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Government Spying, Immigrant Detention Policies Threaten Every American’s Civil Liberties

What: ACLU-SC Pasadena-Foothills Chapter Public Forum
When: November 12, 7 to 9 p.m.
Where: Neighborhood Church, 301 N. Orange Grove Blvd, Pasadena

Pasadena, California -- 5 October 2013: Do you ever wonder if Big Brother has arrived in earnest?

Think about it. Haven’t we learned that the National Security Agency has been collecting data on every American’s phone call; that the National Defense Authorization Act lets government lock up anyone -- including Americans -- virtually without limitation; and that Immigrations and Customs Enforcement detention centers hold thousands of undocumented immigrants virtually without rights or protections.

At the ACLU-SoCal Pasadena/Foothills Chapter’s November forum, two experts -- Matthew Kellegrew from the Bill of Rights Defense Committee (BORDC) and Ahilan Arulanantham, the ACLU-SoCal’s Senior Staff Attorney on the ACLU Immigrant Rights Project -- will discuss the history of these government-sponsored intrusions into basic civil liberties and outline steps taken to combat them.

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After the 9-11 attacks, America’s government quickly became intensely security conscious, but that effort “has been contorted into a complex, multi-agency surveillance apparatus whose attention has been turned against the American people and away from the Bill of Rights,” reports Kellegrew.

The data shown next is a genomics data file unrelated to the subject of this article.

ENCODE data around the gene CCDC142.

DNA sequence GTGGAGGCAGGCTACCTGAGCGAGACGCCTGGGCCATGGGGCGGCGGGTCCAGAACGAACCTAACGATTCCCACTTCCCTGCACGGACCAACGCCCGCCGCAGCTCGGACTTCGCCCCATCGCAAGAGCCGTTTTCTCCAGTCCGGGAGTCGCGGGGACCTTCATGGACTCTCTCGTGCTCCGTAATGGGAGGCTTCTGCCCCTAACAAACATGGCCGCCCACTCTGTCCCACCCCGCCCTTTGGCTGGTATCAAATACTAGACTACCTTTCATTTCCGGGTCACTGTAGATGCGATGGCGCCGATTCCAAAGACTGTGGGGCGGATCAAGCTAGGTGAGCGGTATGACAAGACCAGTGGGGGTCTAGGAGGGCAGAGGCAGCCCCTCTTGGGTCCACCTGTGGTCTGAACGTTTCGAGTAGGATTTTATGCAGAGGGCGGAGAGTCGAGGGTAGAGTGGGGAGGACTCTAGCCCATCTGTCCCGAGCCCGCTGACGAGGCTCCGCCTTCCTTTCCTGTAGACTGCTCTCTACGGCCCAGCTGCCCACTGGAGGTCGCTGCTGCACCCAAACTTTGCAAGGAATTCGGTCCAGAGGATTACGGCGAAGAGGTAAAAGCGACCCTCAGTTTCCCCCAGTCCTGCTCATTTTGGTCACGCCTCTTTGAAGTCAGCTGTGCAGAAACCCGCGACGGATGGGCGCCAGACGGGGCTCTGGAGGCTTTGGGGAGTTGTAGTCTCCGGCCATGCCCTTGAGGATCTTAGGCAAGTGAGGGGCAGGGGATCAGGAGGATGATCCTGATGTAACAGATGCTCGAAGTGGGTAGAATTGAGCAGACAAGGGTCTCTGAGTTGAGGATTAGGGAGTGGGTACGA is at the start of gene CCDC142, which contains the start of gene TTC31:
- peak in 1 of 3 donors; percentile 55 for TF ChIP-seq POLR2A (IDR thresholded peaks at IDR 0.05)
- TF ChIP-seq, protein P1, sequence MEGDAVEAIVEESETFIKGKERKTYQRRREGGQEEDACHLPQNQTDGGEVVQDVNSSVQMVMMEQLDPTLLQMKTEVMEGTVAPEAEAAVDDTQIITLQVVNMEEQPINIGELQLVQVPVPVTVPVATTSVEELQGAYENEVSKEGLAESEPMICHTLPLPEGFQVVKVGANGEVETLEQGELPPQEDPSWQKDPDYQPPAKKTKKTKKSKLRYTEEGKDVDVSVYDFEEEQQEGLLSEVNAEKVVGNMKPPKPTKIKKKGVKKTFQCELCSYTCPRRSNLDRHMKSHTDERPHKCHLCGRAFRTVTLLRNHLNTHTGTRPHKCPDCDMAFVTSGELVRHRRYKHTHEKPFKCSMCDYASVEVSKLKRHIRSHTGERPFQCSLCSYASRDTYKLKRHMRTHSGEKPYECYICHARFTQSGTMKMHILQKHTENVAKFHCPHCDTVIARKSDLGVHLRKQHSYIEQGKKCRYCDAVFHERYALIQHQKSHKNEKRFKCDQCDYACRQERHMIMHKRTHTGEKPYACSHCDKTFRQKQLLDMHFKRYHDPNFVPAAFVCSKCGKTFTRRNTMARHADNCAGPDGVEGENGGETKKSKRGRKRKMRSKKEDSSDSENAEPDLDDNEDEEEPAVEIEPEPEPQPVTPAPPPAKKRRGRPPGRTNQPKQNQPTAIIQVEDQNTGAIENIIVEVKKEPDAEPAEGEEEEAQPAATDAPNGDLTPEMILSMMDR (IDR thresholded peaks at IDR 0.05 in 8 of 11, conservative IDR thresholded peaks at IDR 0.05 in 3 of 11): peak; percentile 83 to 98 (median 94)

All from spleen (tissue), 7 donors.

As part of these security measures, the NDAA permits indefinite detentions, including for Americans. The NDAA is “particularly dangerous because it has no temporal or geographic limitations, and can be used by this and future presidents to militarily detain people captured far from any battlefield,” according to ACLU sources.

Similarly, efforts to deal with America’s seemingly intractable immigration problems have also shredded Constitutional protections, involving great expense to taxpayers and unconscionable treatment of detainees. “It costs tens of thousands of dollars per detainee, per year to imprison people in immigration detention facilities,” says Arulanantham. “The vast majority of those being detained have no criminal records, pose no risk of flight and yet drain resources from an already strapped federal government.”

On one brighter note, Governor Jerry Brown’s recently signed AB 351, which challenges the NDAA by banning state participation in federal programs that involve indefinite detention.

The event is free and open to the public. For more info, contact Sharon Kyle, Communications Chair, ACLU-SC Pasadena/Foothills Chapter, aclupasadena@yahoo or 213.434.4643